Tough economy puts Haven work on hold for now

Published 5:00 am Thursday, June 18, 2009

There has been little activity at Brookhaven’s historic Haventheater since the restoration of the building’s façade wascelebrated in grand fashion last October, and Haven chiefs expectthere will be little more until the national economy improves.

Brookhaven Little Theatre Vice President Sha Walker said theHaven’s multi-phase restoration project has been put on holdbecause two of the project’s main contributors – the MississippiDepartment of Archives and History and the Mississippi ArtsCommission – have no more grants to offer. Due to decreased staterevenue, the Legislature did not appropriate enough funding for thetwo agencies’ long list of grant opportunities in fiscal year 2009,he said, and neither agency is expecting increased funding in thefiscal year 2010 budget, which lawmakers are crafting now.

“Grant funds have dried up,” Walker said. “With the budgetproblems we’re having, those are the first things that getcut.”

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Until grant funding is restored to the organizations, Walkersaid the BLT board would not attempt any renovation projects on itsown. The board is waiting for matching grant funds to pair with itsSave the Haven funding for Phase Three of its restoration project,which informal project estimates value at around $300,000, hesaid.

The third phase would include renovations to the theater’slobby, concession area, restrooms and the new Marquee Room, whichwas created when the old Posey Place was enclosed during Phase Twolast year.

“We can either expend what we have on a small project or sit onthese funds in a CD, collect interest and wait for the economy toimprove,” Walker said. “Our money is collecting interest – it’s notgoing anywhere.”

When the economy improves and grant funding is restored, Walkersaid the Haven is in good position to be on the receiving end ofincoming funding.

He said BLT officials keep close contact with supporting stateorganizations and the Haven is “on their radar” for future grantopportunities because of its past success in managing and usingthose grants. The theatre was the recipient of a $60,000 grant fromMAC last year.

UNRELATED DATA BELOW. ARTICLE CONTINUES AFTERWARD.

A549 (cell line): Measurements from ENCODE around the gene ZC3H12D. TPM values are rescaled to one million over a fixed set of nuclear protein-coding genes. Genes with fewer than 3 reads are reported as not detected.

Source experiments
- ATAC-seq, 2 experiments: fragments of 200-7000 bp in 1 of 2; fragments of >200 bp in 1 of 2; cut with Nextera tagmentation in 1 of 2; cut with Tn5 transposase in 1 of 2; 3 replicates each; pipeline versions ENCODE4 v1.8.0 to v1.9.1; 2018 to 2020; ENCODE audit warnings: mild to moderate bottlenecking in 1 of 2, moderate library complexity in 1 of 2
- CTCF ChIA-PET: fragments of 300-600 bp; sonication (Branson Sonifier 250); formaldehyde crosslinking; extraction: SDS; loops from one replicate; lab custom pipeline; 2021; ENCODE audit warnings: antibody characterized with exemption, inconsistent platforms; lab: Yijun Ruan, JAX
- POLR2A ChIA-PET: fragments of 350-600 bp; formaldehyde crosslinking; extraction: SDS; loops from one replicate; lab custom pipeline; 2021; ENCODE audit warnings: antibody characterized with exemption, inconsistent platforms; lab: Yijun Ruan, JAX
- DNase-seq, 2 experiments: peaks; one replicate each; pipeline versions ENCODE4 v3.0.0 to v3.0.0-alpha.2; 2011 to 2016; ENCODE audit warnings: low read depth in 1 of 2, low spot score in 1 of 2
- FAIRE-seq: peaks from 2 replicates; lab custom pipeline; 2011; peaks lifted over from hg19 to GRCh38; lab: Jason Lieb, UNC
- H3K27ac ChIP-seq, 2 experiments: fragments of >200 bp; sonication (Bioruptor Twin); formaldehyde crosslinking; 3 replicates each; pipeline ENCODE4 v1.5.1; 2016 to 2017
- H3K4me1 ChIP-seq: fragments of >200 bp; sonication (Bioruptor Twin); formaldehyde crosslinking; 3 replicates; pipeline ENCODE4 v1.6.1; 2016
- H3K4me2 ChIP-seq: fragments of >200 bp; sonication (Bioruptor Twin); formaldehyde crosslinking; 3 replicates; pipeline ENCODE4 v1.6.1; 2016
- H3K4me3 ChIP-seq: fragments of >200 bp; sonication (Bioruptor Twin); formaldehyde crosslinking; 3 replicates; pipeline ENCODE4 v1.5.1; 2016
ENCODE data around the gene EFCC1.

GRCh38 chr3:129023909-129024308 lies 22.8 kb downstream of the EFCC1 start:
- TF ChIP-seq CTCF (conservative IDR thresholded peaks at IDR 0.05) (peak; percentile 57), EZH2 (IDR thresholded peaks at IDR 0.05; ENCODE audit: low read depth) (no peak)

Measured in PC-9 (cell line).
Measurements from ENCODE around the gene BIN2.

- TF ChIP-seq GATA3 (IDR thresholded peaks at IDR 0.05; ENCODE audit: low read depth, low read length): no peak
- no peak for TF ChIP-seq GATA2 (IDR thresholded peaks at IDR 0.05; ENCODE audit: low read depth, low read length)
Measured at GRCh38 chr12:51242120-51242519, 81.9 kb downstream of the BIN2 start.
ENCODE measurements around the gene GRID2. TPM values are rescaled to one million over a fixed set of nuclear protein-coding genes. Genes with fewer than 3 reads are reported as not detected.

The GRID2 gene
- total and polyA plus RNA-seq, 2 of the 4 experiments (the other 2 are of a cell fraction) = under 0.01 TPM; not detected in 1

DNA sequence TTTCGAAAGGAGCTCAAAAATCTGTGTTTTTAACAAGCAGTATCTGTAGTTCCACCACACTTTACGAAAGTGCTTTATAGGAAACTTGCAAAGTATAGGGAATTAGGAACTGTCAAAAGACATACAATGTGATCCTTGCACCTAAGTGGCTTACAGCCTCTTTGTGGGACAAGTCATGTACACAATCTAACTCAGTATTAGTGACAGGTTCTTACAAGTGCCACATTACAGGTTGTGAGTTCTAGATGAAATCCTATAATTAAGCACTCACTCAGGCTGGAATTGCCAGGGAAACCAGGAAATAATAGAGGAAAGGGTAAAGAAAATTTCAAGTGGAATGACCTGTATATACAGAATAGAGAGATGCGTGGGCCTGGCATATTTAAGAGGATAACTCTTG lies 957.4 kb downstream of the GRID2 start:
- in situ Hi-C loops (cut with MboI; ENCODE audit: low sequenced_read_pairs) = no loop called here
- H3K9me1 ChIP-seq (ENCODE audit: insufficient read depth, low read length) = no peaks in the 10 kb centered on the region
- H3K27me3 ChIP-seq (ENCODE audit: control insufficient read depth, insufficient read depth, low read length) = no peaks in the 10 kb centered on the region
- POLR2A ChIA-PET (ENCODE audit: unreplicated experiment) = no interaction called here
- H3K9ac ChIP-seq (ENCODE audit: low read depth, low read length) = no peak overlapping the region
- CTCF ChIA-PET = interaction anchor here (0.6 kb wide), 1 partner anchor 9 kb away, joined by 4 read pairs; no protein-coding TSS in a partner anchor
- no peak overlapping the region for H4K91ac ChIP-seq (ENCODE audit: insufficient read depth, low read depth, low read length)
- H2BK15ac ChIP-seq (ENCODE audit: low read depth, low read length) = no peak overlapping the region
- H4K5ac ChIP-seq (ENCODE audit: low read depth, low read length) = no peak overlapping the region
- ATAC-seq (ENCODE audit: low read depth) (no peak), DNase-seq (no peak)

The entire $1 million restoration project has been grant-aided.BLT officials first began working on the old theatre in 2007, whenPhase One of the project – an $80,000 job to replace the theatre’sroof – was completed.

Phase Two, the renovation of the building’s entire façade, beganlast August and wrapped up in October. The $180,000 phase saw thewhole front of the building – from sidewalk to rooftop – restoredand repainted, and the once-glowing tower sign was completelyrebuilt and fitted with new neon lights to glow again.

After Phase Three is eventually undertaken and completed, BLTofficials plan to address the theatre’s stage, backstage areas,seating and balcony areas in phases four and five. An estimated$440,000 more will be needed to take on those large projects.

All BLT can do now, however, is wait.

“I’m sure there are some federal grants available, but wehaven’t found any we would qualify for yet,” Walker said. “And, inlight of the local economy, we’ve decided to pull back on localfundraisers. The community has been very generous, and we don’twant to go to them again right now.”

The Haven’s usage, however, continues. BLT President TommySproles said the board is focusing on Haven activities that willgenerate revenue, continuing with theatrical programs and lookingto rent the facility out to local groups for various events, likelast October’s Brookstock at the Haven.

The theatre’s play season – which has already featured “YouCan’t Take it With You,” “London Suite” and “The Wizard of Oz” -will finish in July with the 2009 Summer Drama Camp for kids, whichbegins on Monday, July 13, and extends through Friday, July 24.Children participating in the camp will perform the play “Alice inWonderland.”

The two-week camp is designed to teach the basics of theatre tochildren in grades K-7 and raise awareness and money for the Haven.Sproles said BLT officials are hoping for at least 50 participantsin this year’s camp, who, at $150 each, could raise around $7,500for the theatre.

“When we put on the plays, all the family members come in and itgenerates a couple thousand dollars in revenue for us,” he said.”But the biggest thing it does is let the community know there arethings going on there and, hopefully, it will increase involvement.We have to pass the torch on to someone.”